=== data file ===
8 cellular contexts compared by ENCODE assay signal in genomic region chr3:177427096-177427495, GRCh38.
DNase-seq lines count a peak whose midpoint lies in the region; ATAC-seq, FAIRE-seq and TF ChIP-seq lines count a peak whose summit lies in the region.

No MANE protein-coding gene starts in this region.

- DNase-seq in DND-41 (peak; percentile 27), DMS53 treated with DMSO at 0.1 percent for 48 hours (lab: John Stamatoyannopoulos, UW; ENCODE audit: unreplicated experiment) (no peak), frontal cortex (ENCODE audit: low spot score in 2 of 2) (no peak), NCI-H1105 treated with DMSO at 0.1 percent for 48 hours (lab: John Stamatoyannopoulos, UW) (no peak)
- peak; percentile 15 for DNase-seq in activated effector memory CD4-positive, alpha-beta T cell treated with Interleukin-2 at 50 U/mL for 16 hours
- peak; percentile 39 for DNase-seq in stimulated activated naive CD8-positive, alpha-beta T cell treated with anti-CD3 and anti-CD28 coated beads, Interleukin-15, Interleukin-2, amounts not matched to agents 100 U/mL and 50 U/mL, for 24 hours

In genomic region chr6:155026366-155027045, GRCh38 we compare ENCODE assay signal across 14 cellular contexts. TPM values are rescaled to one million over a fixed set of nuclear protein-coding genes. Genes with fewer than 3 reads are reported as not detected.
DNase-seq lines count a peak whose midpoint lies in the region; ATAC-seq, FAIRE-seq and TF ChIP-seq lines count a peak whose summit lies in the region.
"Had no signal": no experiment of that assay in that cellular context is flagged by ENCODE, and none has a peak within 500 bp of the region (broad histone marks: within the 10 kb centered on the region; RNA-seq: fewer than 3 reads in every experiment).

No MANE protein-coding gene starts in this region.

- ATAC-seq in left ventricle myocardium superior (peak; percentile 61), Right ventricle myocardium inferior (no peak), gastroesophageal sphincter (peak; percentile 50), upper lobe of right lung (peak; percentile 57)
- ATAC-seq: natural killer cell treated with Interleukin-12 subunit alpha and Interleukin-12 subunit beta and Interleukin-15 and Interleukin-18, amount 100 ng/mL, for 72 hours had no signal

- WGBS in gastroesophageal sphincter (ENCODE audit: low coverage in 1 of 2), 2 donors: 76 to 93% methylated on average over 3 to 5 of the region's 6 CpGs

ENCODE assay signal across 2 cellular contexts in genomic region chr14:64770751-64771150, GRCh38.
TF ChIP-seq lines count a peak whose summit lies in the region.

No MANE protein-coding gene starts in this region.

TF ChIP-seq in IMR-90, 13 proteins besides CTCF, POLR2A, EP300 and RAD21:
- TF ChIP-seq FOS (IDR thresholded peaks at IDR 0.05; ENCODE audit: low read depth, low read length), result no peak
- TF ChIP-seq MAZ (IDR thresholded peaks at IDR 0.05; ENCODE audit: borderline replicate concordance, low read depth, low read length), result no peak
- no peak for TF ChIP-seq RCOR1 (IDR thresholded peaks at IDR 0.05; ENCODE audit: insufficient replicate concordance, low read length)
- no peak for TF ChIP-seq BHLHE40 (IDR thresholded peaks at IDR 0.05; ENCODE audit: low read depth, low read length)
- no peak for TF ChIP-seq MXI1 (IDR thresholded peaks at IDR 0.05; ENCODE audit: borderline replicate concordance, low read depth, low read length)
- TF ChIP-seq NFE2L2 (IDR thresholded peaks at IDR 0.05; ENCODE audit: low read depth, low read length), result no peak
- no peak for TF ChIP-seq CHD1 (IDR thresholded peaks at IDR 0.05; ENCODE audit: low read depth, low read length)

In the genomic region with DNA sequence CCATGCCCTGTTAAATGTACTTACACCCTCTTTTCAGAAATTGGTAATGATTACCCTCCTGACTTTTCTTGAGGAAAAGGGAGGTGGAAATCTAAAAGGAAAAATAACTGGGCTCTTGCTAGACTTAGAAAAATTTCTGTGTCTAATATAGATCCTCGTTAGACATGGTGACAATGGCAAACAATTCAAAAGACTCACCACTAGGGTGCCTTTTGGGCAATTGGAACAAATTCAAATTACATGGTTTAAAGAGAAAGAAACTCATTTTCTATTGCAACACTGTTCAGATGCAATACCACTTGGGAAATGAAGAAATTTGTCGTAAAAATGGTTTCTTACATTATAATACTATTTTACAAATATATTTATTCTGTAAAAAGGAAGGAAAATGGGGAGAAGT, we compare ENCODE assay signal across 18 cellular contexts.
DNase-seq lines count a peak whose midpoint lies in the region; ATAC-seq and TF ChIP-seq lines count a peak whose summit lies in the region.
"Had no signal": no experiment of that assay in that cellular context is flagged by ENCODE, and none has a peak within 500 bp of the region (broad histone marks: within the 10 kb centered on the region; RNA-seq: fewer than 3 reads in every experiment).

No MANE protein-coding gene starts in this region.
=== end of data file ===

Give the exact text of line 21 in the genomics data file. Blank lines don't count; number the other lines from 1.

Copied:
- no peak for TF ChIP-seq BHLHE40 (IDR thresholded peaks at IDR 0.05; ENCODE audit: low read depth, low read length)